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The AAPG/Datapages Combined Publications Database
Much documentary evidence (maps, aerial photographs, special surveys) exists by which the historical retreat of the Caminada-Moreau, Louisiana, beach coastline can be measured. Retreat is constantly producing new beach and related landforms. The two main processes are washover and eolian sand movements. Repeated surveys along fixed lines have identified appreciable differences by which sand encroaches on different types of landward surfaces such as marshes, old distributary channels, lakes, tidal lagoons, and manmade features (pipeline canals). Tidal change, wave action, wind strength and direction, and vegetation are the main factors that produce variations in the sand features, but the forms of the preexisting reception surface are also important. Some estimate of the e fect of severe storms or hurricane activity can also be made by correlating climatic records, aerial photographs, and older landforms. Small-scale surface characteristics are produced by rain wash, and lake- and bayou-margin wave effects.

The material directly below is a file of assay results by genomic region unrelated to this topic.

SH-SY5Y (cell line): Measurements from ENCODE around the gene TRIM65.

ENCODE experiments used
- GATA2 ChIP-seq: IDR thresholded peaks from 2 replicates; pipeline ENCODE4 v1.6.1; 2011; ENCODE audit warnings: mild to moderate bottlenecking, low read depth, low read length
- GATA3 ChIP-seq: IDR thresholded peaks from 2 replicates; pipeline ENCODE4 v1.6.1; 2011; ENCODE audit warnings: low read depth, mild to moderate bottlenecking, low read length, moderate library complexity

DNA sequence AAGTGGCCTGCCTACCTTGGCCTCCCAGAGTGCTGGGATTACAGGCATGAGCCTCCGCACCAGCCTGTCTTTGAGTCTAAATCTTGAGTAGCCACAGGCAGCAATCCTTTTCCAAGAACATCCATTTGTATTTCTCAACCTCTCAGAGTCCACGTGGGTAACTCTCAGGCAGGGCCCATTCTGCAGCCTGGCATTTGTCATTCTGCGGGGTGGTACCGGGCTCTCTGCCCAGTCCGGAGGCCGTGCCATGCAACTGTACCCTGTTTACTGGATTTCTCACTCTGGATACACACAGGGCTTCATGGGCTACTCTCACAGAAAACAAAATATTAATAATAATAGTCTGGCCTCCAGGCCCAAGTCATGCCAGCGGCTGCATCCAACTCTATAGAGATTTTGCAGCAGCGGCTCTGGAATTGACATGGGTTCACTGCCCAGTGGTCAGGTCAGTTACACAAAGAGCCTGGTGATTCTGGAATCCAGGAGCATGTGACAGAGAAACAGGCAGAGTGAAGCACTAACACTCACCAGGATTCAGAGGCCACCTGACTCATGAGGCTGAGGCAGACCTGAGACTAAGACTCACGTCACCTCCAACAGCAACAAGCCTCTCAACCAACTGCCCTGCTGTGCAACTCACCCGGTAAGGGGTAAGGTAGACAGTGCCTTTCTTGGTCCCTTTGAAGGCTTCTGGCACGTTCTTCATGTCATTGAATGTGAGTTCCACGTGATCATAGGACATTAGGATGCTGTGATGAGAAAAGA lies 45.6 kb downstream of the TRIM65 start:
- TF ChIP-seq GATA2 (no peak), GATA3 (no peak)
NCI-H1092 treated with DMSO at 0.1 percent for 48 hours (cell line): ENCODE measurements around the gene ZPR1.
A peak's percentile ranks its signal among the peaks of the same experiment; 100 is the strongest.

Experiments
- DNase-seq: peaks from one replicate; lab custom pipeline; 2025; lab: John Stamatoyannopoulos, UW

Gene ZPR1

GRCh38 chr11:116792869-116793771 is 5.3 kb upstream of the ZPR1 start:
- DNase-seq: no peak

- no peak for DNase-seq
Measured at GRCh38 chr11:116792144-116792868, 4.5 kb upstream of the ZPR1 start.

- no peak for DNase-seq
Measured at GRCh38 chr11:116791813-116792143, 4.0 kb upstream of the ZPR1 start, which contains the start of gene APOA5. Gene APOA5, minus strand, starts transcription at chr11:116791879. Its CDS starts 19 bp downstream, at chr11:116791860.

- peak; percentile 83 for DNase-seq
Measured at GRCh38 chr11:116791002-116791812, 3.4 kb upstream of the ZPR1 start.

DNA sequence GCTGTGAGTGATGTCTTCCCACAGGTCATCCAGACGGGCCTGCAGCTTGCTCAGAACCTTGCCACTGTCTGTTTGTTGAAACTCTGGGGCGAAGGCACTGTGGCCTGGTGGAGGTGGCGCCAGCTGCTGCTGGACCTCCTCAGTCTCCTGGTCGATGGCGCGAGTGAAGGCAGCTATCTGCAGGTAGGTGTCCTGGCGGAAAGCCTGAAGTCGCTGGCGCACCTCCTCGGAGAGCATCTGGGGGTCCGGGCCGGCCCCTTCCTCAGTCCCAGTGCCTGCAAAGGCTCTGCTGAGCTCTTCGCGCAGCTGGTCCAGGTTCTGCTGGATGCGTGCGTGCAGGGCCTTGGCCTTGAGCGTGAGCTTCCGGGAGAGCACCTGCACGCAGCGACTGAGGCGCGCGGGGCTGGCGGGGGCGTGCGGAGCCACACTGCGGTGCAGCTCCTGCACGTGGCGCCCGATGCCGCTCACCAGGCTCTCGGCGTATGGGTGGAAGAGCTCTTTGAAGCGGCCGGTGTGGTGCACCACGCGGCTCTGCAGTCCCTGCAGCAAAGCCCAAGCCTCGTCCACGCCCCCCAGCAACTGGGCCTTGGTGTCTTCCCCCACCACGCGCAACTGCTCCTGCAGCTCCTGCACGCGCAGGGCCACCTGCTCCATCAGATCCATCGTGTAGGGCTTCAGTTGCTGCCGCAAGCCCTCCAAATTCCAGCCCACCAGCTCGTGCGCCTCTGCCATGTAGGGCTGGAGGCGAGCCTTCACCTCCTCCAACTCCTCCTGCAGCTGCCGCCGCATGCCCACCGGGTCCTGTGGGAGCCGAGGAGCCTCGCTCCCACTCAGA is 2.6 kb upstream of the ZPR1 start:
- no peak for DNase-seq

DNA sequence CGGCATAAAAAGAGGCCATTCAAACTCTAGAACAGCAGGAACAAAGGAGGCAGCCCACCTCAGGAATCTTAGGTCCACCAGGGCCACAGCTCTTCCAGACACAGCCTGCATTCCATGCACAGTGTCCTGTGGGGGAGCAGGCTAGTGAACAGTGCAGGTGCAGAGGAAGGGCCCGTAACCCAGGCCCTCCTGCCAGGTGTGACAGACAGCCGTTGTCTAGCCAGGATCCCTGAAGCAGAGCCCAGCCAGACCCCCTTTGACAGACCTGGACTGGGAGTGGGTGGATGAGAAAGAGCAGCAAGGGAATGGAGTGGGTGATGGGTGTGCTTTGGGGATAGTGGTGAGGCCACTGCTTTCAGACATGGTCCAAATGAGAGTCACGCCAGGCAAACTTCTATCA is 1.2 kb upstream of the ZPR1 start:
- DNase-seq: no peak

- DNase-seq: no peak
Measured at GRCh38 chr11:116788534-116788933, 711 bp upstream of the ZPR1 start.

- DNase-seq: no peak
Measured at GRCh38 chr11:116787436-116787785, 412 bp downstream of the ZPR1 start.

Several physiographic situations are repeated along the 19-km-long coastline: wide flat washover beaches, concentrated washover splays, microcliffs in old dunes, active dunes, and stabilized dunes. Some of these differences can be related to the presence or absence of an organic silt (old marsh) platform in the intertidal zone, whereas other features seem to be related to systematic longshore changes operating between Caminada Pass and the Fourchon outlet of Bayou Lafourche.
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